Wednesday, August 19, 2009

At the right time at the right place: two of our Ph.D. students on google streetview

Today, there was suddenly a big hurray in our office: Stephan and Mikko were very happy that the car with the strange cameras on top they've seen in winter this year actually captured them on their way back from the cafeteria:


If you know them you can easily recognize them...

The street of our office further up, Google forgot to hide a number plate:


Tuesday, August 18, 2009

Visiting the Smart Factory in Kaiserslautern


I had the chance to visit the SmartFactoryKL in Kaiserslautern. It was nice to see some ideas how the smart technology from the consumers' sector slowly finds its way into production scenarios: a chemical machinery allows to autonomously fabricate soap, based on SAP orders defining colors and numbers of soap units to be produced. Various parts can be remotely monitored, or configured, e.g. via bluetooth and mobile phone. Prof. Z├╝hlke illustrated the various steps being taken from simplifying the control of machines by the control room through mobile communication in order to remove the strong coupling between worker and machine. However, the challenge in the production scenarios clearly is the lifetime of machines spanning up to thirty years - compared to the 2 year life-time of a mobile phone.
The driving vision here is the digital fab where all units can be controlled via web-servers (SEMPROM). The journey towards that vision goes via remote control (factory of bits), remote programming (factory of functions) and the real/virtual integration (factory of things - where parts of the factory could be simulated in 3D).
Afterwards we had some discussion on how these developments would effect the job market and, thus, also cause changes im training and education. There is a German project elaborating this topic.

Thursday, August 6, 2009

Lost & Found - a case for the internet of things for the consumers

I just received a call from my wife when she left a suitcase in the tramway. She was busy with our two kids and only remembered the suitcase when the doors had been closed and the tram departed. Since I have the schedule of all public transport on my mobile, it was no problem for me to hunt for the tram taking some short-cuts with my bicycle. However, since I was too late to catch it I just decided to wait a few stations further down until the tram would turn and come back - that I could reason precisely from the schedule. What I did was a 'virtual track&trace' which works excellent in Switzerland since the planned schedules really match the as-is-situation most of the time.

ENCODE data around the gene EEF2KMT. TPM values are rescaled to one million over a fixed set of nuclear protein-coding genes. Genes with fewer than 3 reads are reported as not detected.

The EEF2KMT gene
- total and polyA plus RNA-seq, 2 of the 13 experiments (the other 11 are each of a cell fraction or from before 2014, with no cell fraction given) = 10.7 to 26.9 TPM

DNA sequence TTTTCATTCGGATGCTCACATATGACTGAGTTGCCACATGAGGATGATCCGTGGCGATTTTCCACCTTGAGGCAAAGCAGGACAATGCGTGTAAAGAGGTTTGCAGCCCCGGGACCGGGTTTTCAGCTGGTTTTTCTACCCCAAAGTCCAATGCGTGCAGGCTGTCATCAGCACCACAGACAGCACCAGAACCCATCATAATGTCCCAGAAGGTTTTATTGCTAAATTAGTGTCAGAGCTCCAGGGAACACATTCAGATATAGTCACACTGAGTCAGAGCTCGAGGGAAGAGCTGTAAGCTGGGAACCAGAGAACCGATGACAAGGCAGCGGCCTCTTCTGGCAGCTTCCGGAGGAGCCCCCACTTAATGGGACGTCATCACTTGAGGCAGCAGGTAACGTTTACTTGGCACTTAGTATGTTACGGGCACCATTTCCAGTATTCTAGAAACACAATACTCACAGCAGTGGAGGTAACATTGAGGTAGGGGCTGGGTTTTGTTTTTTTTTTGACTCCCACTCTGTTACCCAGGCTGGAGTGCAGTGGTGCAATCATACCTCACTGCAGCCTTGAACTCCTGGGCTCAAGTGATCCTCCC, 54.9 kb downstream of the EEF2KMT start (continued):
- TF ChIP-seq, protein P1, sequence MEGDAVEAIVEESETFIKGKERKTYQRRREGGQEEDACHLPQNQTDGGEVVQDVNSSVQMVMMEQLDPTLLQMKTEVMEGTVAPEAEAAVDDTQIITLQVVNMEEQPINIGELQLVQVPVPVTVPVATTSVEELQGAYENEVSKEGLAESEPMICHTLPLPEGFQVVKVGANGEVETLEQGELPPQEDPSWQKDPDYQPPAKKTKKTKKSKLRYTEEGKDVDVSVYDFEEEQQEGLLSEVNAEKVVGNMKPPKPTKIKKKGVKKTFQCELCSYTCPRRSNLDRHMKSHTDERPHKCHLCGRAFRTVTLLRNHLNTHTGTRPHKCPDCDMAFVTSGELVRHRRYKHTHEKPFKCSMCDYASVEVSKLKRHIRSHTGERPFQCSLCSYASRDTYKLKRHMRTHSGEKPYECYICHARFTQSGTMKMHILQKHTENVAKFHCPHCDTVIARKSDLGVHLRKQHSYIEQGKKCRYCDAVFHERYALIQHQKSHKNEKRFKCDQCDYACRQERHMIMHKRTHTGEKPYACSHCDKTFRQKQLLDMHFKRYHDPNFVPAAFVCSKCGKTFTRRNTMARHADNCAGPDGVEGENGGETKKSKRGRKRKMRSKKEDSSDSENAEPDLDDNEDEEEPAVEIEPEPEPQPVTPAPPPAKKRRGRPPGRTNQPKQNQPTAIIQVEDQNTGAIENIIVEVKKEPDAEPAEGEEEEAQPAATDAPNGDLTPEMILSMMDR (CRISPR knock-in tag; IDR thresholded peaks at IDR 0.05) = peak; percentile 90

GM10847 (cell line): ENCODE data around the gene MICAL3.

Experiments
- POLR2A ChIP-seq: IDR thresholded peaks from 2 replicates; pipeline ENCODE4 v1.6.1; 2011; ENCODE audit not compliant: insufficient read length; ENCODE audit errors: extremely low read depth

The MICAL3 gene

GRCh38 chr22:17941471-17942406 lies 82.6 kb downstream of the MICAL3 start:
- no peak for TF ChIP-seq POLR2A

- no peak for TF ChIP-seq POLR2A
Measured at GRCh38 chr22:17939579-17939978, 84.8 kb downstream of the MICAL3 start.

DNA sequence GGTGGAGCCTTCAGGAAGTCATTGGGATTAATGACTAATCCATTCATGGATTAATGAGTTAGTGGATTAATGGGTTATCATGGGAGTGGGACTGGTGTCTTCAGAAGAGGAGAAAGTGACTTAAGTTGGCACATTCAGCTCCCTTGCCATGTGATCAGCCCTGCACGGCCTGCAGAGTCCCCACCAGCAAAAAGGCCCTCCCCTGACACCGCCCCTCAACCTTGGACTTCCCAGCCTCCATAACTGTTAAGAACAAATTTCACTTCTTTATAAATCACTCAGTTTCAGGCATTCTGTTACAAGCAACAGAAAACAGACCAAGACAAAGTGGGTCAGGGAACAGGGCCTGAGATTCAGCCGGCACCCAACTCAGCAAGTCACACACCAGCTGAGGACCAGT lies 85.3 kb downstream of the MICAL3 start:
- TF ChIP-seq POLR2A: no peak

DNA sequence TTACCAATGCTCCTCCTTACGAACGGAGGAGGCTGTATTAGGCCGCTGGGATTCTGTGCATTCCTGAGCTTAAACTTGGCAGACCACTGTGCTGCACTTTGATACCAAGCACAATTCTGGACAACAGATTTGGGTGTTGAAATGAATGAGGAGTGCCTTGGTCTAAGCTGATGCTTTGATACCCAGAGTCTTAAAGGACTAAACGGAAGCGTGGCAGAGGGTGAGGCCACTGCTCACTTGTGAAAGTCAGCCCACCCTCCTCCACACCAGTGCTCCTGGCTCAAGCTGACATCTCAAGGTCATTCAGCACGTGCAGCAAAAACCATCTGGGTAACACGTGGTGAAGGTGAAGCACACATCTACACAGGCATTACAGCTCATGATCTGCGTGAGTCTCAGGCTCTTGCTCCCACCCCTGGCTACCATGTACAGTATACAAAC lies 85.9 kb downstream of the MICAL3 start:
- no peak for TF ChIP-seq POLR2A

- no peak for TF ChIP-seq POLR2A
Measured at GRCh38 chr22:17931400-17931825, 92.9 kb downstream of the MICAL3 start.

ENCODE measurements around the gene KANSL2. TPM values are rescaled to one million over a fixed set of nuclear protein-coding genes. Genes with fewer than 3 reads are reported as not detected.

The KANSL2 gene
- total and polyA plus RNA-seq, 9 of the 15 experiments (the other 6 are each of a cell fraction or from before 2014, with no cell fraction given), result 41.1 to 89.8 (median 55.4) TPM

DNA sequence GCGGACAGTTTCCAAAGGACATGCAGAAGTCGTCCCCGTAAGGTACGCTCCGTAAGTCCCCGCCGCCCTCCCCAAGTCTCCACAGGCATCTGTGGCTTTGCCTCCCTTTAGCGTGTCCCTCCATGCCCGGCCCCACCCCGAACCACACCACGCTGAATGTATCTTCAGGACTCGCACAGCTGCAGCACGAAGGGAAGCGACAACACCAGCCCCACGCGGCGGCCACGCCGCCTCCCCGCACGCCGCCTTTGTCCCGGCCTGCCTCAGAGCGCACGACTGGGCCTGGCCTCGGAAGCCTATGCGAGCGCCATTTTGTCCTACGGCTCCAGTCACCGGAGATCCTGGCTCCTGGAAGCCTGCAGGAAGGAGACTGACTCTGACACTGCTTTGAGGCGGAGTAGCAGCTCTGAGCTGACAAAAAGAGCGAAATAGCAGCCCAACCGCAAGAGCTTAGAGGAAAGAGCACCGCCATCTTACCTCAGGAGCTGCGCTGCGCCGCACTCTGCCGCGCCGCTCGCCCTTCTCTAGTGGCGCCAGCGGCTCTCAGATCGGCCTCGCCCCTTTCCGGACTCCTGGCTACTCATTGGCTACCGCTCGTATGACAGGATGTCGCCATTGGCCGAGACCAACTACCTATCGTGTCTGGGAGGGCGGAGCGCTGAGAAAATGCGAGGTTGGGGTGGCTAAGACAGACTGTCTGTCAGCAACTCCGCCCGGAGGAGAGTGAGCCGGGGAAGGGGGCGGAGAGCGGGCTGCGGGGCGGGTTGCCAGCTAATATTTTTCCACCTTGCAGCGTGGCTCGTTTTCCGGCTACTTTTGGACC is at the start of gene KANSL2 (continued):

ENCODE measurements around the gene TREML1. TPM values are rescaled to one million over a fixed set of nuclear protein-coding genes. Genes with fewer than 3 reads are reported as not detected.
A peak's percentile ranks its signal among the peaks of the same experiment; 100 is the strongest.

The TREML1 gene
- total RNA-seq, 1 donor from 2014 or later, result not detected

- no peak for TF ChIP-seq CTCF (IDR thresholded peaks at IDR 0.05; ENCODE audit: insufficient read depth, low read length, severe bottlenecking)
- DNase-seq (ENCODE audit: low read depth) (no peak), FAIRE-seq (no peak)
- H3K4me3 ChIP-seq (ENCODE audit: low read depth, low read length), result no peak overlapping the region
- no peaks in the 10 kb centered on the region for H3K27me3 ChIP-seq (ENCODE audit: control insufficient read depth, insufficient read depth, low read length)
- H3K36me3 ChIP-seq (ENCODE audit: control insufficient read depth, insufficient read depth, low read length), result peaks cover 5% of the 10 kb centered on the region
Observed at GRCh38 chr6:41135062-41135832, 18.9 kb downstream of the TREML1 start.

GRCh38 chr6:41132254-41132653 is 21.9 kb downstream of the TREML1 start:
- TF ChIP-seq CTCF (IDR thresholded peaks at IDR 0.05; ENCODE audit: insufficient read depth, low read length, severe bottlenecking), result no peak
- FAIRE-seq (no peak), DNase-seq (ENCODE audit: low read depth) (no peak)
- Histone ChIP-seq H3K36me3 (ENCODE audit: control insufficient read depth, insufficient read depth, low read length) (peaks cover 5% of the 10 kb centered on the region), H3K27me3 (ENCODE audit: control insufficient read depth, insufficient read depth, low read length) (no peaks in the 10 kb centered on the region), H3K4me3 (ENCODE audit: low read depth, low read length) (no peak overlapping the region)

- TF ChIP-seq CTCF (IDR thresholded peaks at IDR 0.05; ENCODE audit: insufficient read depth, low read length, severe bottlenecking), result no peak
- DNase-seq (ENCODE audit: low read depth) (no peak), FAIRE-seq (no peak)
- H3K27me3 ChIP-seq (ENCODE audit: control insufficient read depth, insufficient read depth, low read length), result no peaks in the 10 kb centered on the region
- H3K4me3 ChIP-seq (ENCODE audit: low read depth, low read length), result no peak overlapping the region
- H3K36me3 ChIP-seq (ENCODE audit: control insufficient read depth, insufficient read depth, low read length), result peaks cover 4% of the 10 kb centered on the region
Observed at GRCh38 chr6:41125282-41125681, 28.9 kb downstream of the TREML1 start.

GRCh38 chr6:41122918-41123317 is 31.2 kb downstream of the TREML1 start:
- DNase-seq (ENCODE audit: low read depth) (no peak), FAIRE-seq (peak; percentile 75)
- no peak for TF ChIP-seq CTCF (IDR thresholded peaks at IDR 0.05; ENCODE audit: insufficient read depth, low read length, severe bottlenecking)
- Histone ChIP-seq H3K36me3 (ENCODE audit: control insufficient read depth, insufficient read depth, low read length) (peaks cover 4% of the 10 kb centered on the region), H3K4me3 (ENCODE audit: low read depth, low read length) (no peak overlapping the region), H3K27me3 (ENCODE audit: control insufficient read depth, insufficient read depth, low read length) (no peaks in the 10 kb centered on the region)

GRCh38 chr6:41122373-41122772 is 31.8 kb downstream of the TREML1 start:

However, the uncertainty we still had was what would happen, if the driver would detect the unattended luggage, take it out and send it to the lost&found office - we would loose a day in retrieval, as it would go there into storage room according to a defined process as my wife found out when asking at that office. Also they do not allow to communicate with the driver as this would disturb his process of driving (just imagine the communication load for all items being lost in Zurich everyday!).
Thus, wouldn't it be great, if you could initiate an ad-hoc real-time track and trace yourself of your belongings [1]? Or, if you could have a better way of communicating with other people that find your lost items and have the good mind of helping you [2]?
I'm convinced that this could be really a valuable case for the internet of things for consumers (and all that desperate people would be also happy to pay a reasonable fee for that service, e.g. keymail).
In our case: we had been lucky, the suitcase just came back with tram I reasoned from the schedule and everything was fine.

[1] C. Frank, P. Bollinger, C. Roduner, and W. Kellerer: “Objects Calling Home: Locating Objects Using Mobile Phones”, in: Proceedings of Pervasive ’07, Toronto, Canada, 2007.
[2] Guinard, D., Baecker, O., & Michahelles, F. (2008). Supporting a Mobile Lost and Found Community. In Proceedings of the 10th International Conference on Human-Computer Interaction with Mobile Devices and Services (pp. 407-410). New York.

Tuesday, August 4, 2009

Visit from Aaron Beach

Just last week we had been lucky to listen to a talk given by Aaron Beach from Boulder university. He got in touch with me since we discussed one of his papers [1] in my seminar this spring term. In his talk he discussed the potential of mobile social networks. In particular I enjoyed his touch-me-shirt, which allows to establish facebook links once hugging a real person in real life. This is a nice example of how to bridge this two worlds. However, the problem he reported on is, that the current facebook API does not allow anymore to establish friendship links through events happening outside facebook. So the power of facebook can be sometimes frightning and can even hinder new developments.
In the interesting discussion he mentioned a nice observation: pupils in school in Boulder set their ring tones to higher frequencies (>17.000Hz) most grown-up adults, teachers, cannot hear anymore in order to continue the use of mobiles in class even if it is prohibited...

[1] Beach, A.; Gartrell, M.; Akkala, S.; Elston, J.; Kelley, J.; Nishimoto, K.; Ray, B.; Razgulin, S.; Sundaresan, K.; Surendar, B.; Terada, M.; Han, R., "WhozThat? evolving an ecosystem for context-aware mobile social networks" Network, IEEE , vol.22, no.4, pp.50-55, July-Aug.